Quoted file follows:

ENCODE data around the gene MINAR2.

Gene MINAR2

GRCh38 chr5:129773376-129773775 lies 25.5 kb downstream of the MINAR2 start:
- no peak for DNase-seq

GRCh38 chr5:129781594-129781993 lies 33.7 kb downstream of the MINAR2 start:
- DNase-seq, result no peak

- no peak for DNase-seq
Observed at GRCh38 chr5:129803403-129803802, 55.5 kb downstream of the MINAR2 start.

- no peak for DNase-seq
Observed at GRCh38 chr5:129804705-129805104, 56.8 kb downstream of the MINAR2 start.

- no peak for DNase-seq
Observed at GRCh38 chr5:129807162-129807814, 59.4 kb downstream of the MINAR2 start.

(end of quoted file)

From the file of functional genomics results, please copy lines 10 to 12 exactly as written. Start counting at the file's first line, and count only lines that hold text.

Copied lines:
Observed at GRCh38 chr5:129804705-129805104, 56.8 kb downstream of the MINAR2 start.

- no peak for DNase-seq
Observed at GRCh38 chr5:129807162-129807814, 59.4 kb downstream of the MINAR2 start.